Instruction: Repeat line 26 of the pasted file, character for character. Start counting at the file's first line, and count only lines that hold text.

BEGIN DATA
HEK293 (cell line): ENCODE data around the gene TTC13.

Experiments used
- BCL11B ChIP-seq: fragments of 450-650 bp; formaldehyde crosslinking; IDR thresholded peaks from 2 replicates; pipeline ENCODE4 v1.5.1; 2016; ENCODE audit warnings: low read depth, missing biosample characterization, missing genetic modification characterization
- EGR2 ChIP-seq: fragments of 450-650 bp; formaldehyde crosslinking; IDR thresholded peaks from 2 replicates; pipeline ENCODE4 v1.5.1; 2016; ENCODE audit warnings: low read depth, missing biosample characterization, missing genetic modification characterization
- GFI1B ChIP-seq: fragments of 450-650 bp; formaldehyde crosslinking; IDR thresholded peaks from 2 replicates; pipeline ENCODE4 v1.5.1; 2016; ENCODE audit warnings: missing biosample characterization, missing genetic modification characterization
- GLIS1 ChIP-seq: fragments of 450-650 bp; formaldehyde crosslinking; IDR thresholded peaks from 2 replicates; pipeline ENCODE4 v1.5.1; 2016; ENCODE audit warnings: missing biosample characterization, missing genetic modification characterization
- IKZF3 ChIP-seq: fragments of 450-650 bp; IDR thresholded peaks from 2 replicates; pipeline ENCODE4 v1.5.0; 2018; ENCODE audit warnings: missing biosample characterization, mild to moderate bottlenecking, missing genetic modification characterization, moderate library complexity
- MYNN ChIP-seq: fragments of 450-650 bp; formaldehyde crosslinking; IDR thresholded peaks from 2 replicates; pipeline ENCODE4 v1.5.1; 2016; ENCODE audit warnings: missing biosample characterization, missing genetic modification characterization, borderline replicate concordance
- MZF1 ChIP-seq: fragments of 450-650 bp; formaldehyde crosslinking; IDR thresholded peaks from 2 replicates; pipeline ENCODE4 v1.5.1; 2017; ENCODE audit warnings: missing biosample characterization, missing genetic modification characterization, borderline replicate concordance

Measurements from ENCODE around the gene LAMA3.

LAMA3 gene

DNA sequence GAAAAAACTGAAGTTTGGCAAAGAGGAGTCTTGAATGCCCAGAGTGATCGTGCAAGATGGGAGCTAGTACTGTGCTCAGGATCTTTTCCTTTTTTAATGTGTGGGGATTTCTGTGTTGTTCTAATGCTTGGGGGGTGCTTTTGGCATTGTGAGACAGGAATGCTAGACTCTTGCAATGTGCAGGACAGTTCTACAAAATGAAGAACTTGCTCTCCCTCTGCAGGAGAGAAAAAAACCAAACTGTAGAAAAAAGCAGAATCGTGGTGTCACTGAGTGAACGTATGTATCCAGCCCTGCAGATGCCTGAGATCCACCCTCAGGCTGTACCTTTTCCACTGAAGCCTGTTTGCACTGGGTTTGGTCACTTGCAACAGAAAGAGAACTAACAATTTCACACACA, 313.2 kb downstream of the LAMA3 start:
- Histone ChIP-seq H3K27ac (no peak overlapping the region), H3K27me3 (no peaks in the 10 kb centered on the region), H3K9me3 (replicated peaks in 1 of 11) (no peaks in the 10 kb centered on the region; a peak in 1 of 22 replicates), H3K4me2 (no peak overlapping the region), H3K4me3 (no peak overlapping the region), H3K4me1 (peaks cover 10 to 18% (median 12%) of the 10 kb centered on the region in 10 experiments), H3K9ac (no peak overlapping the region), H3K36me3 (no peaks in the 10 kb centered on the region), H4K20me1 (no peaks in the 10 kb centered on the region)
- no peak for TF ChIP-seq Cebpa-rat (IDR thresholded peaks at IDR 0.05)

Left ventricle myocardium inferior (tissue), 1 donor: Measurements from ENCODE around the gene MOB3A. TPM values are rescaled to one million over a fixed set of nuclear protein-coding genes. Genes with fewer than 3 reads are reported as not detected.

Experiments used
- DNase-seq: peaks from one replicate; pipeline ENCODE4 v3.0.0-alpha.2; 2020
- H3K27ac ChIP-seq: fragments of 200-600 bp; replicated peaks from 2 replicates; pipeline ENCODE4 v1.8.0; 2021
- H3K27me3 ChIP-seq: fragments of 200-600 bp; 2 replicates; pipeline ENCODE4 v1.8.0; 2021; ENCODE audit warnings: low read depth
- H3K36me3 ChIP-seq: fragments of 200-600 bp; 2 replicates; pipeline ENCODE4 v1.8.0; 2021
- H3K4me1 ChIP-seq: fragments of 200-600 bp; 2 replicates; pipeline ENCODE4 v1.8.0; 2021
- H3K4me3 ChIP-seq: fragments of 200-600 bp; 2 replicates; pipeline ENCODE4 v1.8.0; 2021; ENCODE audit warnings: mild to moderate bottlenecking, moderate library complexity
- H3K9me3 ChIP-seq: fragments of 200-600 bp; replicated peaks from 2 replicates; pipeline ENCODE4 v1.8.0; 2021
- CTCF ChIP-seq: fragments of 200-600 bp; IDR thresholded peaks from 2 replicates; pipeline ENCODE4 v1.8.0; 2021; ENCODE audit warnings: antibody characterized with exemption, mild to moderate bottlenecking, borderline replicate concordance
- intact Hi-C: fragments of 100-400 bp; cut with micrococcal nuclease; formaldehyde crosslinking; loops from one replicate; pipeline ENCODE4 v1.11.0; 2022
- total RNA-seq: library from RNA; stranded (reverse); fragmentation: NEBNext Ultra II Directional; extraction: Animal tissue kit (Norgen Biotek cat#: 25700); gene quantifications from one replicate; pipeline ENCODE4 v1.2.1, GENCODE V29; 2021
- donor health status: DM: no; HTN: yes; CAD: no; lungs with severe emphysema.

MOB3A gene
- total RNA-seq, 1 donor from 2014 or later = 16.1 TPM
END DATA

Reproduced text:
- total RNA-seq: library from RNA; stranded (reverse); fragmentation: NEBNext Ultra II Directional; extraction: Animal tissue kit (Norgen Biotek cat#: 25700); gene quantifications from one replicate; pipeline ENCODE4 v1.2.1, GENCODE V29; 2021